Total Employment


Total Business Revenue


Total Taxes Paid



Illinois Relies on Great Lakes-Seaway Shipping

The state of Illinois borders 63 miles of Lake Michigan. This shoreline is dominated by Chicago - the largest city in the Great Lakes Seaway region. More than 16 million tons of inbound and outbound cargoes are handled at the state’s deep-draft ports and terminals.

Great Lakes-Seaway shipping is critical to the dynamic economy of northeastern Illinois. For example, a variety of local manufacturers depend on waterborne transportation for delivery of semi-finished steel products such as coil, wire and slab imported from Europe, South America and Asia. Low-sulfur coal mined in Montana and Wyoming is railed to Chicago where vessels load it for delivery to electric utilities for power generation. Bulk cement and gypsum is brought by ship to Waukegan for use in the manufacture of construction materials. State, county and municipal transportation agencies rely on lake ships to deliver large quantities of salt for winter road deicing.

Economic Impacts (In 2018 USD)

JobsPersonal IncomeBusiness RevenueLocal PurchasesTotal Taxes Paid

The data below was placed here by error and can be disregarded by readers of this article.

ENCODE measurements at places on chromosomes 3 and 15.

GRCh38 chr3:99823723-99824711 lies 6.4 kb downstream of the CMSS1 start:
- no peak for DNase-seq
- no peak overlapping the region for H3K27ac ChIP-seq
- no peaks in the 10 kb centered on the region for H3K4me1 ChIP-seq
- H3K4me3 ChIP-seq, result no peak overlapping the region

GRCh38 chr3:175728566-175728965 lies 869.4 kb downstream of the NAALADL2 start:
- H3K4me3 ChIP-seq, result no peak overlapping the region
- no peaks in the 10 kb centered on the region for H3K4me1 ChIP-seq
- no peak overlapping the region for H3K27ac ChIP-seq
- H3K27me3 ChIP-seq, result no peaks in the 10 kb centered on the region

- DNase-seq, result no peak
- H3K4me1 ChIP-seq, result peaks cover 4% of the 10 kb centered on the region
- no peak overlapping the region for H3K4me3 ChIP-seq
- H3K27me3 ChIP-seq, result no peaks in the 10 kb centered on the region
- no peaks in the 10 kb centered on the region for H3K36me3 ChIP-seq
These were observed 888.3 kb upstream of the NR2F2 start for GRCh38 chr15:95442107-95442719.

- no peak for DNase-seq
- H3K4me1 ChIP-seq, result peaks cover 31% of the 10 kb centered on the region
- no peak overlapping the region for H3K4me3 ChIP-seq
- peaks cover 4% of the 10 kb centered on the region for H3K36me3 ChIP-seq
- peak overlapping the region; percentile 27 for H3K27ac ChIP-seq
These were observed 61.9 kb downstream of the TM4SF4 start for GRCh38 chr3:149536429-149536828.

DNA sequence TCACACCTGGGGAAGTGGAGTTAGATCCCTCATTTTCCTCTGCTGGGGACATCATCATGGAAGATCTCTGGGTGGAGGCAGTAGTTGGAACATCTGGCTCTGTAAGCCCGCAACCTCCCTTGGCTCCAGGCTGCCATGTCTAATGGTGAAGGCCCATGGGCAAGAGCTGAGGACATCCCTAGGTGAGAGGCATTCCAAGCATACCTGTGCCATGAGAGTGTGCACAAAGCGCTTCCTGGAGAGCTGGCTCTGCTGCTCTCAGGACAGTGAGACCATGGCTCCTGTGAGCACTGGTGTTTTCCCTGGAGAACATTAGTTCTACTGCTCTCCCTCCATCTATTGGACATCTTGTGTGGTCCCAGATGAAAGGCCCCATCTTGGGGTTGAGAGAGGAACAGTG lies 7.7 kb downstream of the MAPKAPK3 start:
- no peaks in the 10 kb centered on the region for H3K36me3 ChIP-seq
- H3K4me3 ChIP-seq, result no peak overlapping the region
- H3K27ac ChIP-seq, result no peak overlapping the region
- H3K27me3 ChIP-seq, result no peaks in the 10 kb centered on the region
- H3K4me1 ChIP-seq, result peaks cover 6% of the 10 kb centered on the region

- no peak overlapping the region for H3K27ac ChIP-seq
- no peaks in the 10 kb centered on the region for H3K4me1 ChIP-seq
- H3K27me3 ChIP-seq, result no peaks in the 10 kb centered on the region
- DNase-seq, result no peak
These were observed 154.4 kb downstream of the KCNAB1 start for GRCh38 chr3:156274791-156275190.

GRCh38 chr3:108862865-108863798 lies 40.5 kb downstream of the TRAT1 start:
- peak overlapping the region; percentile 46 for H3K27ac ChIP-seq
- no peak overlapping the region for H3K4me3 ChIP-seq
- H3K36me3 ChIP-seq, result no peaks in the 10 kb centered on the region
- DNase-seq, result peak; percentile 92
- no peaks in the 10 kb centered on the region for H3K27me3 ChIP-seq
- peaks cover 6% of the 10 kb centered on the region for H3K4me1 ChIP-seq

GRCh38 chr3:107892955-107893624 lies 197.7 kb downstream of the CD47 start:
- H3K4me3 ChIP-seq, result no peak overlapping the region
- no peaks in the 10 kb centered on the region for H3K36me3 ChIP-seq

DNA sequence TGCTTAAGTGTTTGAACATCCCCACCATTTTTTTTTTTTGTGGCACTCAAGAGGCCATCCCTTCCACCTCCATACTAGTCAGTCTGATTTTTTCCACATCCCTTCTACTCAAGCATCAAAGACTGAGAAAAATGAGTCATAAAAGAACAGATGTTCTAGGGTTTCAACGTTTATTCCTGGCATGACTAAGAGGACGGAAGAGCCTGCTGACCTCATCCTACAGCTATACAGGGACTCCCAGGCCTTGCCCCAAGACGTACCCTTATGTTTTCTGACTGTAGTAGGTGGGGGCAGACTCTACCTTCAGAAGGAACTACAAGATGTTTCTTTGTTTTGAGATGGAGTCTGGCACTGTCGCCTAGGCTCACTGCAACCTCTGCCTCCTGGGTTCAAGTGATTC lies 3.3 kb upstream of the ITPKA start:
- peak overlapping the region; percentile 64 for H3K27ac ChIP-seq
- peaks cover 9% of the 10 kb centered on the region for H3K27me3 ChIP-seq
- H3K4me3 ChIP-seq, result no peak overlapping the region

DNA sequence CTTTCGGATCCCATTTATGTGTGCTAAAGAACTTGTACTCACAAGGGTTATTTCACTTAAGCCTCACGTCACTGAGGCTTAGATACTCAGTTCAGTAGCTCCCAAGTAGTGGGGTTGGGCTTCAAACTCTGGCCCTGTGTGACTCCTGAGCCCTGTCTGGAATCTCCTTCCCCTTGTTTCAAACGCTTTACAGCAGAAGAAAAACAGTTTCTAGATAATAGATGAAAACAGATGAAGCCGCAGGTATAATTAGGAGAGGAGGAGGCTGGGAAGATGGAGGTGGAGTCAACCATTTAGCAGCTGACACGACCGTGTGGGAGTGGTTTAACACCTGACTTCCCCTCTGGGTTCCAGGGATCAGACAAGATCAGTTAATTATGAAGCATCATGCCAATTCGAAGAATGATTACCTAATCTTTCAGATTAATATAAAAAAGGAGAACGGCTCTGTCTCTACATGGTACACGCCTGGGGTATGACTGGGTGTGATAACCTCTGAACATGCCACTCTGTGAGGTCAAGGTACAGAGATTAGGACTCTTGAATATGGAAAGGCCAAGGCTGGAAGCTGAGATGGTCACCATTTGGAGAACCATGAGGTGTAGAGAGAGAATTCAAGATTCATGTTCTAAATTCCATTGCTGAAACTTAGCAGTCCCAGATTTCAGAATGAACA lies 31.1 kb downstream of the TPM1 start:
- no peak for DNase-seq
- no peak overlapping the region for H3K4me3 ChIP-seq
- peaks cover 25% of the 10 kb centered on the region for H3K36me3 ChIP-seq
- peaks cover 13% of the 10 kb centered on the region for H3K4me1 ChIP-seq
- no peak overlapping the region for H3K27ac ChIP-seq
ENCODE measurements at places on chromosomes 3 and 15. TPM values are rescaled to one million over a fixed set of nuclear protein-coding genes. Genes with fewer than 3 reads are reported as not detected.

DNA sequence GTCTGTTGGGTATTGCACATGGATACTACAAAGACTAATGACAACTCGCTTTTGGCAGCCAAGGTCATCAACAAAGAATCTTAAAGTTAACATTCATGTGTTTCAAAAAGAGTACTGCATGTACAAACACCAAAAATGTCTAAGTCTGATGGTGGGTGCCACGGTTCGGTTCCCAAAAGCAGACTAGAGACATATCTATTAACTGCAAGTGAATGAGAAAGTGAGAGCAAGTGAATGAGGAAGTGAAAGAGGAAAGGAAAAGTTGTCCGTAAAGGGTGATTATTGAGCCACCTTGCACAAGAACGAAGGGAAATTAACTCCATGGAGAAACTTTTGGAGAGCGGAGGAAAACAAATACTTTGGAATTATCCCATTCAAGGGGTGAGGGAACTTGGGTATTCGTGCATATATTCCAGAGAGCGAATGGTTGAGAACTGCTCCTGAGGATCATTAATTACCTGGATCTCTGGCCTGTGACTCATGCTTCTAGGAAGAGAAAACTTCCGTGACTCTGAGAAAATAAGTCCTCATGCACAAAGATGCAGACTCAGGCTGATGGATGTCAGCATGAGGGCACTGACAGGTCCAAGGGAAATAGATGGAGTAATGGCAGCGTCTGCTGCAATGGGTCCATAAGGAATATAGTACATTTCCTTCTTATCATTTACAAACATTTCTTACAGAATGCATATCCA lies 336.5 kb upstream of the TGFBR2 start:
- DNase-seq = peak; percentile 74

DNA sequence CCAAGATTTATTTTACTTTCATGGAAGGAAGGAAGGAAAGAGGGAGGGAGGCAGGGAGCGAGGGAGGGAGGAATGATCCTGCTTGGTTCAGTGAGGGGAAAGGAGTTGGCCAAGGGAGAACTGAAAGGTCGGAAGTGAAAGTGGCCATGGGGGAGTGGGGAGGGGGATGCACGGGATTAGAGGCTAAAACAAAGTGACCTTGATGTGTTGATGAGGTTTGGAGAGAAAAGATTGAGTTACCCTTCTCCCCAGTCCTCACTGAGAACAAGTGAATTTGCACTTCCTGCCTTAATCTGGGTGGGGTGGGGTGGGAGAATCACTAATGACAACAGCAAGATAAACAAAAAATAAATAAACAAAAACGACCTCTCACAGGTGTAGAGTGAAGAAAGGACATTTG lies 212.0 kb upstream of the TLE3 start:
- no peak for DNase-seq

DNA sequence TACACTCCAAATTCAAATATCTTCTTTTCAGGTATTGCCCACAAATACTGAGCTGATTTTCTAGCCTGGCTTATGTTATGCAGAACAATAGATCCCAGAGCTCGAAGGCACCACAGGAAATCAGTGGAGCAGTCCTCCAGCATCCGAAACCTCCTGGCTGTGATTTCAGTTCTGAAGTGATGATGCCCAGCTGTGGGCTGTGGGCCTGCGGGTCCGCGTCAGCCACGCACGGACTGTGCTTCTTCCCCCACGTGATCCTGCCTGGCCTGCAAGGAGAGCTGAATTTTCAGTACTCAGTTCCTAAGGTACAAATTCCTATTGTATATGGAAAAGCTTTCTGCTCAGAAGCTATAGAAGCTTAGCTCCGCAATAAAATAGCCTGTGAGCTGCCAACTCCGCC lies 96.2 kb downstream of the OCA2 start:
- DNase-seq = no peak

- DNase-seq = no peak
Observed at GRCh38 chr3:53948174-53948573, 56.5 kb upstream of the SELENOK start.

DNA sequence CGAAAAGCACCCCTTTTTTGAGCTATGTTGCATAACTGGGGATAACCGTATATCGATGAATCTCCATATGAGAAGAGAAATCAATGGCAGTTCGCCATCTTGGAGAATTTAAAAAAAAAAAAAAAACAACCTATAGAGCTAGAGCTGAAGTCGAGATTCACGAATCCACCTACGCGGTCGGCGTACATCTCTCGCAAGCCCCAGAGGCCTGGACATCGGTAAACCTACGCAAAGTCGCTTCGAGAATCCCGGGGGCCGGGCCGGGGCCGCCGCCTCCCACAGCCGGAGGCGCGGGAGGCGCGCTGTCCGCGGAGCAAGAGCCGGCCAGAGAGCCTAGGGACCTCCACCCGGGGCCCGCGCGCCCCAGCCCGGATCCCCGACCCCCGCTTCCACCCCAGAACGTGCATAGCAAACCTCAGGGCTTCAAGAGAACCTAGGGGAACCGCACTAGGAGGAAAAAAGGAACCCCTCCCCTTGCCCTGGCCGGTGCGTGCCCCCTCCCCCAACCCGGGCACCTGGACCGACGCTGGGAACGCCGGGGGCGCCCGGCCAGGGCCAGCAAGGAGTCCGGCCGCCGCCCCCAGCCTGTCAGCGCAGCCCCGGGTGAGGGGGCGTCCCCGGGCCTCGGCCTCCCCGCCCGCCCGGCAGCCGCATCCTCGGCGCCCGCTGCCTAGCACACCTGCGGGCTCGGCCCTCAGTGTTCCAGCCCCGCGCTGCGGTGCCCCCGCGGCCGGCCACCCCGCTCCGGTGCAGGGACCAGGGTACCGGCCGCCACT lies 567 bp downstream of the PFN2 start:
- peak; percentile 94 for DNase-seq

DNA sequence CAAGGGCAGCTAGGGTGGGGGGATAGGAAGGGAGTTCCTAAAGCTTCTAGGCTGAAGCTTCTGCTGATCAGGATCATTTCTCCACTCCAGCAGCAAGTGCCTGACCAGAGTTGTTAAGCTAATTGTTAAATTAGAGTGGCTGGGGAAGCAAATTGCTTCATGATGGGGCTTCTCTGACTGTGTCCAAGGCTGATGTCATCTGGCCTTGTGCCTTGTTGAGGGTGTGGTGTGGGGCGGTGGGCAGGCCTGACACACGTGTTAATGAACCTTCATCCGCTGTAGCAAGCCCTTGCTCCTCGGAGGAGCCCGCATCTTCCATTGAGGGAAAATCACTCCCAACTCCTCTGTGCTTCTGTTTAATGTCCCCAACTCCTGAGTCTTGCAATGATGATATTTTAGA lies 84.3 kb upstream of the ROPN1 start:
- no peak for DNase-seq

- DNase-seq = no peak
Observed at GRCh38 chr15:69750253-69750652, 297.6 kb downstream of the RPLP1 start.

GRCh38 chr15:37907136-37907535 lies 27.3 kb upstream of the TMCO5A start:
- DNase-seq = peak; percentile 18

6,476$522 million$486 million$89 million$203 million

Investments (In 2013 USD)

Invested in Illinois port, terminal and waterway infrastructure
$57 million

Illinois Port Activity

PortAnnual TonnageMajor Cargoes Handled
Chicago*16,866,000coal, fuel oil, gasoline, asphalt, wood chips, iron ore, limestone, sand/gravel, steel scrap, salt, cement, pig iron, iron & steel, wheat, soybeans, sugar
Waukegan54,000gypsum, sand/gravel

*includes facilities along the Chicago River, Calumet River, and Lake Calumet


  • The Economic Impacts of the Great Lakes-St. Lawrence Seaway Navigation System, 2011 – Martin Associates
  • The Economic Impacts of Maritime Shipping in the Great Lakes-St. Lawrence Region, 2017 – Martin Associates
  • Infrastructure Investment Survey of the Great Lakes and St. Lawrence Seaway System, 2015 – Martin Associates
  • Waterborne Commerce of the United States, Part III, 2013 – U.S. Army Corps of Engineers
  • Waterborne Commerce of the United States, 2018 – U.S. Army Corps of Engineers


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